I’ll be the first to admit that it would be really, really cool if we found evidence of life on Mars. It would revolutionize our understanding of the cosmos, help us understand our origins, and give us some bugs and/or friends to play with.
Scientists estimate that our Sun is about 4.57 billion years old. They’re surprisingly confident about that number, too, which opens up an immediate question: how do we know that? The short answer is “a lot of science and math”, but I have a feeling you’re not here for the short answer.
How do you see a perfectly black object in the middle of a pitch-dark night? It sounds like the start of an annoying riddle, but it’s really the question faced by astronomers when they want to search for black holes.
There’s more to NASA than space. The agency’s full acronym stands for National Aeronautics and Space Administration. I’ve covered plenty of interesting stories in the space sector, so it’s time to the aeronautics side some love too.
The European Space Agency’s Solar Orbiter reached the halfway point between the Earth and the Sun to snap an amazing super-high-res picture. You can zoom in on the image to reveal the stunning details of the Sun’s surface. It’s like a Google Earth…but for the Sun.
The most distant spacecraft launched by humans, Voyager 1, is currently 155 times farther away from the Sun than the Earth is. That’s almost four times more distant than Pluto, and the Voyager 1 craft has been traveling at over 38,000 mph for over four decades.
In space, even the smallest explosions are insanely powerful. Take for instance the newly discovered “micronova,” which sounds cute and cuddly and not at all deadly…except for the fact that it’s the explosive equivalent of a nuclear bomb a million times bigger than Mount Everest.
What if there was another you, somewhere out there, doing all the things you wished you could’ve done? What if there was a multiverse, where all the possibilities and choices of our lives became real? It seems like just another fantasy of science fiction, but it’s closer to reality than you might think.
It’s a tough game to determine if a distant planet orbiting some nameless star hosts life on it or not. You can’t just walk up to it and start flipping over rocks or poking into the dirt. You can only use your telescopes, and the planets are so extremely distant that you can’t see the surface itself.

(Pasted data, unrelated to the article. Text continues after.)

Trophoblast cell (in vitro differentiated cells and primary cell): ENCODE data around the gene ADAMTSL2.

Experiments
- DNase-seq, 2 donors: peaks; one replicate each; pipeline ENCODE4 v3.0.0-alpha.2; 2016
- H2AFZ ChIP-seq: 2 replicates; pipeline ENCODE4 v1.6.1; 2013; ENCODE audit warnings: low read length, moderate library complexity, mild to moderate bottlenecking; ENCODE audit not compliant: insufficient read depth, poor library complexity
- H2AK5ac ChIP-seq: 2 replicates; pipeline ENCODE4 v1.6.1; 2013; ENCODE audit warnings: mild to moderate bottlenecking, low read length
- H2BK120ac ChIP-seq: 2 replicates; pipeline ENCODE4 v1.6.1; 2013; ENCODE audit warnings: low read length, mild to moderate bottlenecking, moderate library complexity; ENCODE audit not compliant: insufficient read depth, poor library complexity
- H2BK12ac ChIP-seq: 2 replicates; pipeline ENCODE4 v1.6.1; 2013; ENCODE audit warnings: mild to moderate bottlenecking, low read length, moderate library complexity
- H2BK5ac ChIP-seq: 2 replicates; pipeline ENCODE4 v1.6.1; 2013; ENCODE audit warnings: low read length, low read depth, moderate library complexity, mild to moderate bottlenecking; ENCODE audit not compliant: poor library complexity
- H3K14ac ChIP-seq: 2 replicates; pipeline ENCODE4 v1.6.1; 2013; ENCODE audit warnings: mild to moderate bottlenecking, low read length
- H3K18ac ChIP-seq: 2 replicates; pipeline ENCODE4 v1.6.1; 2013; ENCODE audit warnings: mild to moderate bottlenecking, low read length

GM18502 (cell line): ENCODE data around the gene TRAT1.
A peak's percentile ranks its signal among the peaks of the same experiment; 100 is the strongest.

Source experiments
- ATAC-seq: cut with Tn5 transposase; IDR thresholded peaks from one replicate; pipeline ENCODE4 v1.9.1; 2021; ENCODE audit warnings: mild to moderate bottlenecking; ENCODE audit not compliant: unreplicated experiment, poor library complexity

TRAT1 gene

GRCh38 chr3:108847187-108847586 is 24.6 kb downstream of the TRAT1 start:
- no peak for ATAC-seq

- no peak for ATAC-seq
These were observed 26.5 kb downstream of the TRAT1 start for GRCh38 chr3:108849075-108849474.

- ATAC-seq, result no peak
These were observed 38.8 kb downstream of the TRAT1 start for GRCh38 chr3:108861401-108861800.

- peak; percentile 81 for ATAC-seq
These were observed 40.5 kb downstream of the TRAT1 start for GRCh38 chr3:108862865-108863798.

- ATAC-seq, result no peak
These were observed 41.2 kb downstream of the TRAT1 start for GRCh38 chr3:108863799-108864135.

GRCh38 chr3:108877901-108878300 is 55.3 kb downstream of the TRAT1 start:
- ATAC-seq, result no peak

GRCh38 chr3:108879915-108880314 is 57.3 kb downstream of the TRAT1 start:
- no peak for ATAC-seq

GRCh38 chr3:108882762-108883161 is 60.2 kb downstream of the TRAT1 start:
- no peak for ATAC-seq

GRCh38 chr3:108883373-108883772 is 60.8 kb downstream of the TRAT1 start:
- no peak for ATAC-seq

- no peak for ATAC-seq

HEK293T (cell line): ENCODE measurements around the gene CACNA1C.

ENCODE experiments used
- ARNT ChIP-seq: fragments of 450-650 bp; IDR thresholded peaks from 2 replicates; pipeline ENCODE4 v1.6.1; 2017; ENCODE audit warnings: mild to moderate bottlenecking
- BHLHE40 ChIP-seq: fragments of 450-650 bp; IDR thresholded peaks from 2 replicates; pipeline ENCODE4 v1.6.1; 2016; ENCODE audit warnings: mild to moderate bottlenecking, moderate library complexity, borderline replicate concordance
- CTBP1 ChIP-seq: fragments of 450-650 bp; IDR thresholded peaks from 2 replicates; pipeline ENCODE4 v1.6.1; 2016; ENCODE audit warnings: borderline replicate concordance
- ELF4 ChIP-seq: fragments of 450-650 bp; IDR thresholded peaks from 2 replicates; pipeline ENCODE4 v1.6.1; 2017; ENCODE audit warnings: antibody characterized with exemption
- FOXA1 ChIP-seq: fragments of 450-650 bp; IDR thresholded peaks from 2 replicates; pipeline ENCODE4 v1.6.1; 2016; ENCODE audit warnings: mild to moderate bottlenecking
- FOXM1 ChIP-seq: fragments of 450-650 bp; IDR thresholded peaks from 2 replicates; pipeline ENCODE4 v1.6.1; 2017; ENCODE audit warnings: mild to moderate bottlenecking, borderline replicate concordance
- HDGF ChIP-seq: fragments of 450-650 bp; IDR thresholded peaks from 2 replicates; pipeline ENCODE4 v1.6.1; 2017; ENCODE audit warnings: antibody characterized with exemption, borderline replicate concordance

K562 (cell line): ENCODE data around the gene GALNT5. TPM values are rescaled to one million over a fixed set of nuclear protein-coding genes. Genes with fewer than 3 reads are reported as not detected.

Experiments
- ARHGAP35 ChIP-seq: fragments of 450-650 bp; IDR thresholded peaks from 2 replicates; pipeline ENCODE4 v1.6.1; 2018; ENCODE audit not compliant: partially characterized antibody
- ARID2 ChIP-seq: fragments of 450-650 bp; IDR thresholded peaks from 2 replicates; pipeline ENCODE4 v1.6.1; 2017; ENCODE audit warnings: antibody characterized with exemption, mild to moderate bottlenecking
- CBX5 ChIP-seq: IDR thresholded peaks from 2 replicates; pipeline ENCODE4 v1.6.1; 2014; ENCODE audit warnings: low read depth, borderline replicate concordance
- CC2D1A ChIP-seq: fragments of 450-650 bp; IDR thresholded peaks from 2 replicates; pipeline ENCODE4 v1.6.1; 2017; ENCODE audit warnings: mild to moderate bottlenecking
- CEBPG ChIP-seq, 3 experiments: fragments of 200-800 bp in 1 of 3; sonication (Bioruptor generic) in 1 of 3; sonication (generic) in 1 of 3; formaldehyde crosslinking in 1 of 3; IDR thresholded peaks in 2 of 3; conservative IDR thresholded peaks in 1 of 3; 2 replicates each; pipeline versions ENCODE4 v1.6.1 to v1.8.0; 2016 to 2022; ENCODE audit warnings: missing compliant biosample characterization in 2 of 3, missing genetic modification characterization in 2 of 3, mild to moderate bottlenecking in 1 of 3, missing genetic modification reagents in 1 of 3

Personally speaking, I feel like we’ve been focusing on Mars a little bit too much recently. Sure, the Red Planet is all sorts of awesome – so awesome it may have once been a home for life – but with more than half a dozen orbiters, landers, and rovers, it’s certainly got its due.
Most people in the United States have lost access to the night sky. This may not be a surprise to you if you’re living in a major metropolitan area. Perhaps you can pick out some of the brightest stars or a few planets on a clear night, but that’s it. Participate in International Dark Sky Week, April 22–30; their mission is to reduce light pollution and bring better lighting to communities around the world so that all life can thrive.
Even though NASA’s latest flagship instrument, the James Webb Space Telescope, is touted as the successor to the venerable Hubble, it has one major difference.
Einstein was the first to explain the force of gravity as warps and dents in the fabric of spacetime. He was also the first to realize that those warps and dents can make waves – literal waves of gravity. But he didn’t think we would ever get to measure them, because they would be so tiny.
Beyond the most distant star you can see with the naked eye, beyond the most extreme faint galaxy that we discern with our telescopes, lays something extraordinary: the leftover light from the big bang itself.
At first, the planet Mercury isn't much to look at. It has a surface only a mother could love, as desolate and empty as the Moon and pock-marked with crater after crater. But this planet has a secret, which has folks wanting to know more.